However, the employee also admitted she was not an IT expert, nor did she personally create the application software. The trial court sided with the plaintiffs and denied the motion. The defendant appealed.
The Court of Appeals for the Fifth District of Texas upheld the refusal to compel arbitration. It deferred to the trial court’s factual finding that the plaintiffs’ simple denial sufficiently rebutted the defendant’s claim that its records were accurate. It noted that the defendant’s employee was an interested witness, and her testimony was not based on direct knowledge of the system’s creation.
Texas Supreme Court Holds the Defendant Met Its Burden
The Supreme Court of Texas reversed, deciding the defendant sufficiently established that the plaintiffs agreed to arbitration. It held that once the plaintiffs admitted they participated in any electronic agreement with the defendants, the only relevant inquiry was whether the defendant’s electronic records could be inaccurate.
The supreme court noted that the UETA provides a standard for the validity of electronic signatures which “may be shown in any manner, including a showing of the efficacy of any security procedure applied to determine the person to which the electronic record of electronic signature was attributable.” The UETA further defines these security procedures.
Since the plaintiffs offered no evidence about the reliability of the defendant’s system and had not even requested forensic tests of the system, the supreme court held that the defendant’s uncontroverted evidence on the subject was sufficient to validate the agreement. In particular, the supreme court cited the security and other safeguards of the defendant’s system, including its requirements that applicants use private usernames and passwords and that they complete all portions of the application before submission.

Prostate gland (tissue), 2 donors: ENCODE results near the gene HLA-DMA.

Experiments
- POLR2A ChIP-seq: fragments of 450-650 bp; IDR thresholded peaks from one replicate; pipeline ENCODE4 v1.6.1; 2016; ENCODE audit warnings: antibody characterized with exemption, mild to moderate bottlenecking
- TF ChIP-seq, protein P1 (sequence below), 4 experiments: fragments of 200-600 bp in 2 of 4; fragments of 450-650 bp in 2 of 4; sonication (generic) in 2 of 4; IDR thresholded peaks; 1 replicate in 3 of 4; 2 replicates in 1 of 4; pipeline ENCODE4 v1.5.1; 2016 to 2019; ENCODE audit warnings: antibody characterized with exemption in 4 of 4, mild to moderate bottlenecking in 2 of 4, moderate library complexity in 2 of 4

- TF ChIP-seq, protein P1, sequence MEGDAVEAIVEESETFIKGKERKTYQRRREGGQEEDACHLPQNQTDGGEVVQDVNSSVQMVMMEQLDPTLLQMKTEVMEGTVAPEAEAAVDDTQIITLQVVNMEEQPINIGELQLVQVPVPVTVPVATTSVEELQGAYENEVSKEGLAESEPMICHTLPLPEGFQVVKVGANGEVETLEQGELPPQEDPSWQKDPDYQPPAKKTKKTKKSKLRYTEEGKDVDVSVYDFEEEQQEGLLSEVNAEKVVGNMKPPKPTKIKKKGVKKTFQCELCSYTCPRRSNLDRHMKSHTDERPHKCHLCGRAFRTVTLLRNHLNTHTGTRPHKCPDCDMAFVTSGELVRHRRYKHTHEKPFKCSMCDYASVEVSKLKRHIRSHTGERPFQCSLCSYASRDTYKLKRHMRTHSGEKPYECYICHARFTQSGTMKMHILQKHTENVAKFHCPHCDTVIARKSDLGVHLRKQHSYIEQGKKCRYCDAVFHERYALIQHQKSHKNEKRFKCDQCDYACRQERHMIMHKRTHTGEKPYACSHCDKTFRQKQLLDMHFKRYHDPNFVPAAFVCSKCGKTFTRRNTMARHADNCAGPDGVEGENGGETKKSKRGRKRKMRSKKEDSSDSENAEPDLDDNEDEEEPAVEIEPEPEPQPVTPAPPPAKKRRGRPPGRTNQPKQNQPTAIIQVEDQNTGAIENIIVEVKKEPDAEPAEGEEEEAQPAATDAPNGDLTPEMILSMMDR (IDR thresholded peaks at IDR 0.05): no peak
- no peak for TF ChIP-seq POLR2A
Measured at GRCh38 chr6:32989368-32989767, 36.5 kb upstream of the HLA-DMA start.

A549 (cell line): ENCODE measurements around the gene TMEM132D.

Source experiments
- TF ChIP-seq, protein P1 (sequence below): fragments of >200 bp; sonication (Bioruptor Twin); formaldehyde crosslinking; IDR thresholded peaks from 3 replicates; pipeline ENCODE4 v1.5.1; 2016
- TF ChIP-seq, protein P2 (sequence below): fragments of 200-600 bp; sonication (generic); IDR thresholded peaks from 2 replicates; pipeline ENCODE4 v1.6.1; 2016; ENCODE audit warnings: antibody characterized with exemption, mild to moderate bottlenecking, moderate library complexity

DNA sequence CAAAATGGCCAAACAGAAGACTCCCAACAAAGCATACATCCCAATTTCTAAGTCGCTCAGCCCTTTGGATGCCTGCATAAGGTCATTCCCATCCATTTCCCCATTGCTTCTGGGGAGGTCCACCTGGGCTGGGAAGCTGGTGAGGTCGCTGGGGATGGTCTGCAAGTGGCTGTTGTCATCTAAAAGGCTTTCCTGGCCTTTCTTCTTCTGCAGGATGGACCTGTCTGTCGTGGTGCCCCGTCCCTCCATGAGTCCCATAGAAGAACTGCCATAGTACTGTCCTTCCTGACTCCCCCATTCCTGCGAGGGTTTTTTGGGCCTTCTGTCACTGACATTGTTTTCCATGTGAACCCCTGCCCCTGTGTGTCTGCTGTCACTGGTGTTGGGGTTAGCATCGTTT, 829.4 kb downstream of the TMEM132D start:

One of the nine justices dissented, relying upon Ward v. Weaver. In that case, a notary affirmed that the defendant had executed a contract, but the defendant swore otherwise. The Supreme Court of Texas held that her denial was sufficient to present a question of fact in which appeals courts should defer to the trial court’s findings.
The majority distinguished Ward since it did not apply the UETA, but the dissent argued that the statute “makes evidence of the efficacy of security procedures sufficient to establish the validity of an electronic signature, but it does not make that evidence conclusive in the face of contrary evidence.”
Decision Protects E-Commerce and Sets Standard for Contesting Agreements
Several Litigation Section leaders agree that the Texas courts should have compelled arbitration, despite the Aerotek plaintiffs’ objections. “A mere denial was not enough to disclaim a contract when the employers’ controls were more than adequate,” states James D. Abrams, Columbus, OH, cochair of the Section’s Commercial & Business Litigation Committee. He contends this is particularly true in this case because the plaintiffs’ declarations were identical and thus “obviously prepared by Plaintiffs’ counsel.”
This decision does not completely bar plaintiffs from avoiding electronic contracts. “The Texas Supreme Court provided the road map for just such a factual determination,” notes Abrams. “A successful plaintiff,” he elaborates, “could have hired an IT expert to rebut the defendant’s testimony about the reliability of its system.” Other Section leaders agree. “A qualified computer forensics expert or software developer should have been able to examine the procedures and, if necessary, the application code to determine whether pathways existed for the system to make an error,” confirms Kenneth M. Klemm, New Orleans, LA, cochair of the Section’s Trial Evidence Committee.
Section leaders also believe that decisions like Aerotek protect electronic commerce. “Electronically signed contracts are becoming more and more prevalent,” observes Henry R. Chalmers, Atlanta, GA, cochair of the Section’s Alternative Dispute Resolution Committee. “And to prevent undue burden,” he adds, “there must be some way to show that the underlying procedures are sound as opposed to making each defendant prove that each particular plaintiff entered into its agreement.”